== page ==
The Quality of Giving is a value that expresses the importance of customer service on a much more personal and professional level. Service, in general, is an expectation, which addresses the general assistance provided to your customers on a normative and impersonal professional level. Service that is impersonal can be shaded from the level of professional intimacy necessary to address the diversity of cultural needs and expectations of current customers.
Service, as a normative level of care required by businesses is synonymous to the expression, “being nice”. Being nice, is not a value normally addressed in an employee’s job description, but an informal casual expectation of business etiquette. Academically, being nice is equivalent to doing average work in the classroom. There is absolutely nothing wrong with doing average work in your academic environment. It informs the teacher that you are producing quality work satisfactorily and assures the student of a passing grade. Providing general services to customers meets all the performance requirements that helps to keep the doors open, boss off your back, and conditions your customers to have marginal, or low-touch expectations of your services.
My representation of the Quality of Giving points to a shared experience between the customer and service-provider. An experience that informs the customer that their complete experience and comfort are of paramount importance. During the time spent together, you want your customer to perceive you as being genuine, compassionate, selfless, and sincere. A significant component of the Quality of Giving is the level of care, or high-touch, bestowed on customers that is personable, respectful, friendly, courteous, and authentic. This high-touch approach to service-care is headlined by having a Positive Mental Attitude (PMA). How and what you think about yourself normally manifest itself in your behavior towards relationships with others. Having a PMA allows service-providers to have a healthy outlook as they approach their day and encounters with others. These encounters can include your contact and/or associations with management, supervisors, peers, or other staff members. When you allow yourself in your work environment to be genuine, compassionate, selfless, and sincere, you help to create an atmosphere that is respectful, friendly, courteous, and authentic. When your attitude is less positive in how you think about yourself, generally, your behavior will reflect your discomfort by being less personable, respectful, courteous and authentic with those you meet, work with, or provide service to.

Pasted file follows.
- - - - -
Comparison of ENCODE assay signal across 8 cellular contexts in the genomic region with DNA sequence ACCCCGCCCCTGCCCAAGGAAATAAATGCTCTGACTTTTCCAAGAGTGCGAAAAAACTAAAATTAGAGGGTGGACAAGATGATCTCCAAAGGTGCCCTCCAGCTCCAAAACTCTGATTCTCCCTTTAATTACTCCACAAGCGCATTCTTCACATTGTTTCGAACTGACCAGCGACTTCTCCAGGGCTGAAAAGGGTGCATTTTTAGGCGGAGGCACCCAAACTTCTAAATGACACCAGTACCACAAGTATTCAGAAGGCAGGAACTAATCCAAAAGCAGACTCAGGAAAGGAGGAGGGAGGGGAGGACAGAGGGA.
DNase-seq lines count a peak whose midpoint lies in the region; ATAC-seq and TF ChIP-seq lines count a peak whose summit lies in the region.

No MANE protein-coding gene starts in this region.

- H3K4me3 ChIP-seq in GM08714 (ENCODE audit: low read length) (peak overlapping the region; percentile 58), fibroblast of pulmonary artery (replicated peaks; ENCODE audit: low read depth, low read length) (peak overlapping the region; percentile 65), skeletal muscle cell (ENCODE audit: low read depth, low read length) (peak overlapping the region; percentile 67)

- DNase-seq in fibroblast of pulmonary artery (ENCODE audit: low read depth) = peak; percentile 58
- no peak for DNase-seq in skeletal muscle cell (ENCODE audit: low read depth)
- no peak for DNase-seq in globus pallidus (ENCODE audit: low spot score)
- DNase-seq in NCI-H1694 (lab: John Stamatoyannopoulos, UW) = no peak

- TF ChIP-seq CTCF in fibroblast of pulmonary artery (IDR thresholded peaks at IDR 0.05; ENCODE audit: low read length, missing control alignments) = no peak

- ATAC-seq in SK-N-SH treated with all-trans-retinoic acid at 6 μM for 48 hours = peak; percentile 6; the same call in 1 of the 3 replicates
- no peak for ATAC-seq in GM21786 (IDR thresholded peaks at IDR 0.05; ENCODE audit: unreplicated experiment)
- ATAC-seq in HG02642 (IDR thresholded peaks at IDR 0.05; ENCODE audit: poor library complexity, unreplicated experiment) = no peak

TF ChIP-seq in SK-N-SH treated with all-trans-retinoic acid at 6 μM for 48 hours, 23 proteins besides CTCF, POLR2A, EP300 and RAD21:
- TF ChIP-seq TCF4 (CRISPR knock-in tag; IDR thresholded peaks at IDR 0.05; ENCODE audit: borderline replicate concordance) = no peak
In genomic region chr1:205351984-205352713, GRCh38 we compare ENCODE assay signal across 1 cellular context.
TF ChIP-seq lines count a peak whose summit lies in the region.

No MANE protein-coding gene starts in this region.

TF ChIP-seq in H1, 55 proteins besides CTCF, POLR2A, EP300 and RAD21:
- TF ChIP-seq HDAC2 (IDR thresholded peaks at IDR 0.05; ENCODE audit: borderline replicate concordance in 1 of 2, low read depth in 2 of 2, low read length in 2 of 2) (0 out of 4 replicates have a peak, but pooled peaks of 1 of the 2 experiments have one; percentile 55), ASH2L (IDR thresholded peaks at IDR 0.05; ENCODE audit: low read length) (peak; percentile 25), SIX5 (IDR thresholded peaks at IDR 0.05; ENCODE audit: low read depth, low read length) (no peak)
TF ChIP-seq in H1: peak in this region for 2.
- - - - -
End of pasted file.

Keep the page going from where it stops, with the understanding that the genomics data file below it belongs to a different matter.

As a service-provider having a Positive Mental Attitude gives you an edge in establishing a meaningful relationship with your customers. Prior to embarking on your opportunities to contribute, having a PMA about your work and service to your customers creates a foundation for personal and professional fulfillment. Instead of thinking “It is going to be a very boring day at work”, you think “I am genuinely excited to go to work today”. Instead of thinking, “Do I really have to deal with more selfish customers today”, you think, “I look forward to interacting with my customers”. Having a PMA and complimentary selfless behaviors can make all the difference in your own life. Equally, the Quality of Giving will make a significant impact on your professional relationships and make a difference in the lives of those, who patronize your business. Customers, who have a quality experience fill more connected and validated. After your customers have experienced the wealth of a high-touch relationship, your business is better positioned to retain the services and support of your customers. Quality Giving, that is, high-touch service, often results in high praise, increased loyalty, and consistent patronage from customers. With the complexity and ever-changing demands of today’s customers expert Quality Giving vaults the significance of customer service to new levels of importance and separates a business from those, who aspire to just “being nice”.
Marlin R. Clark, Ph.D.
Owner, Salt and Pepper Communications, LLC
“Customer service is not a goal, it’s an experience”